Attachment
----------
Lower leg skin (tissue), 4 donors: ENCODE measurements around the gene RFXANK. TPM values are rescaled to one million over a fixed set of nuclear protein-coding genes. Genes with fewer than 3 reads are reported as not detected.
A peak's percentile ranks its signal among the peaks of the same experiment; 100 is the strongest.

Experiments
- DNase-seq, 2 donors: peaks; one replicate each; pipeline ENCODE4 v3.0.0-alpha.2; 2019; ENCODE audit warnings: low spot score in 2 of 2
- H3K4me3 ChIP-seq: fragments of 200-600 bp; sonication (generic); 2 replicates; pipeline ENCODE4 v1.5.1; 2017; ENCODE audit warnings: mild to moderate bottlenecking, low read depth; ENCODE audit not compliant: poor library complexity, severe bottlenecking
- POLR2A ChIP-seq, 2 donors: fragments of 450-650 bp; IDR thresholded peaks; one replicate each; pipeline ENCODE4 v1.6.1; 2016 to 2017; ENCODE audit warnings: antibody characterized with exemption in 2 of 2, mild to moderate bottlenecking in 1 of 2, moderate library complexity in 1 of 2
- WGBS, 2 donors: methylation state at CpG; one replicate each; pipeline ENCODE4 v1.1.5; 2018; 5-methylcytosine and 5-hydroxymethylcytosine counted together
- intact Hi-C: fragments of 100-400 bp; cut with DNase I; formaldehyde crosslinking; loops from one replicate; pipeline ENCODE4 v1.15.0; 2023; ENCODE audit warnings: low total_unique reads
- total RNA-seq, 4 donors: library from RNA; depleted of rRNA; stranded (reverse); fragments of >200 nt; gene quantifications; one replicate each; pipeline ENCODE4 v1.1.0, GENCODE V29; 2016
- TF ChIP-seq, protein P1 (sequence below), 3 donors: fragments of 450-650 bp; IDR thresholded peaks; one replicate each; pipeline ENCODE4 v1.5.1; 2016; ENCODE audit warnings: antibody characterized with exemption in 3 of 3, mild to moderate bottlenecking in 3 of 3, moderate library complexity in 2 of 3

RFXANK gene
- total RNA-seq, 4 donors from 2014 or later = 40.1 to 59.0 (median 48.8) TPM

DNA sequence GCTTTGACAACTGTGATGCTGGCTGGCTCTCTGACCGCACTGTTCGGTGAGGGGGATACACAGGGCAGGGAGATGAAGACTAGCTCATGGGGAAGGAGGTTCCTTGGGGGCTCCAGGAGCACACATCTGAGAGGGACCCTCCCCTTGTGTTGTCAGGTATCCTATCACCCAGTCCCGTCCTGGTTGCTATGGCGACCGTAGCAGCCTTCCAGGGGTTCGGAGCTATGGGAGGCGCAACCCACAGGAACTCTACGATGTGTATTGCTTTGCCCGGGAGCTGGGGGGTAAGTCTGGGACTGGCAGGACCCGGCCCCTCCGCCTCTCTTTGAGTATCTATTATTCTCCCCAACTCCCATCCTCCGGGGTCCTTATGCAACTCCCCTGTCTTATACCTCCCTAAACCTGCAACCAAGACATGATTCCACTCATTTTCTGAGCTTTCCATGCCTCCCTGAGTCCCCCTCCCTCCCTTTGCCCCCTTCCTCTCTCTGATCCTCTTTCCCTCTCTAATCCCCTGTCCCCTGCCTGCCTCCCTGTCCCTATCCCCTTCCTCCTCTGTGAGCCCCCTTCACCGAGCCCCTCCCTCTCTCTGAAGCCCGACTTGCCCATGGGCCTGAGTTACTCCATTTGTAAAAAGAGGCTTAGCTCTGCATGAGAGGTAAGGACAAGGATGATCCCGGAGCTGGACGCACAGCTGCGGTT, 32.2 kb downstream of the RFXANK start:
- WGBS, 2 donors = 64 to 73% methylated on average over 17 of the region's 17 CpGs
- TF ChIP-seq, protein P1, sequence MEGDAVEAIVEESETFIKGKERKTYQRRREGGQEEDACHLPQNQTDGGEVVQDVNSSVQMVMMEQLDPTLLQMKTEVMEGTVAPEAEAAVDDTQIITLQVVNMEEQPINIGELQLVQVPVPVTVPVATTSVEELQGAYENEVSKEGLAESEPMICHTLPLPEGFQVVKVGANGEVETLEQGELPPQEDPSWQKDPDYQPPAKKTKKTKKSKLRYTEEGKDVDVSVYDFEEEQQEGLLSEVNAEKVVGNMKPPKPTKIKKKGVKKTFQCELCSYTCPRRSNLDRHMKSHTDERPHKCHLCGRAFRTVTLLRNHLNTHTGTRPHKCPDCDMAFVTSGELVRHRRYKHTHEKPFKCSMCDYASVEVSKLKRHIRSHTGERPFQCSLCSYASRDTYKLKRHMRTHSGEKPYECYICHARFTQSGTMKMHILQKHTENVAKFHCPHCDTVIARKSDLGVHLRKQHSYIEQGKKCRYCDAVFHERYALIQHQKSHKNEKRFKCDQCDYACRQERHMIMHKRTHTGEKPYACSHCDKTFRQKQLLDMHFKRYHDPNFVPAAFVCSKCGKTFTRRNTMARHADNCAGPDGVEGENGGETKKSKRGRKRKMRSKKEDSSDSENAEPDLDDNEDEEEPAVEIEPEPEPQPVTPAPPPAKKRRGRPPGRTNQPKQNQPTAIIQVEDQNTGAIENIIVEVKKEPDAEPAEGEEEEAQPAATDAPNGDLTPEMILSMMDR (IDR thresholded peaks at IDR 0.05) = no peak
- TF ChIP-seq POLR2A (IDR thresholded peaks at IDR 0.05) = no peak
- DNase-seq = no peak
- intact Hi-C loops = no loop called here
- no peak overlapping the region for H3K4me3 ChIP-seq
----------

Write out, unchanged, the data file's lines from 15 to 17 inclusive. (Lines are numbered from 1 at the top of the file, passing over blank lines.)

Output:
- TF ChIP-seq, protein P1, sequence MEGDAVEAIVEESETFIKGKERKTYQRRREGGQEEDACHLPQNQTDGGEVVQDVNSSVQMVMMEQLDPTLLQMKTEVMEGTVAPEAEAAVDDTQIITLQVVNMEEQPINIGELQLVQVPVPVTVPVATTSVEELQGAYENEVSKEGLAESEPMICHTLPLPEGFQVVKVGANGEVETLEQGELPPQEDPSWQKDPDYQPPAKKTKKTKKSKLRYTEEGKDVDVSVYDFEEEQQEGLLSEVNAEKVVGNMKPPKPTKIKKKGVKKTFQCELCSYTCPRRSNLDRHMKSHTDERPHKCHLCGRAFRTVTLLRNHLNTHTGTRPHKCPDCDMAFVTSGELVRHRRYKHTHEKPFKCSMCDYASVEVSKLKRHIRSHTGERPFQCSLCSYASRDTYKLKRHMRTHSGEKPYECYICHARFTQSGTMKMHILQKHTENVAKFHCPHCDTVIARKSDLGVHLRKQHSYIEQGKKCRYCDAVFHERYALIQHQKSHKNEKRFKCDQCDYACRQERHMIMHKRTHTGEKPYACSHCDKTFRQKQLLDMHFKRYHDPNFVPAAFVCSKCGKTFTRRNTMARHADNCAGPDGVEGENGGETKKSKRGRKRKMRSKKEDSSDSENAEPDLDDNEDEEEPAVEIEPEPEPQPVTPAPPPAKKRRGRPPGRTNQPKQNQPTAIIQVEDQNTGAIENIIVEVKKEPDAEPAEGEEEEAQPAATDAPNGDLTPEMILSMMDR (IDR thresholded peaks at IDR 0.05) = no peak
- TF ChIP-seq POLR2A (IDR thresholded peaks at IDR 0.05) = no peak
- DNase-seq = no peak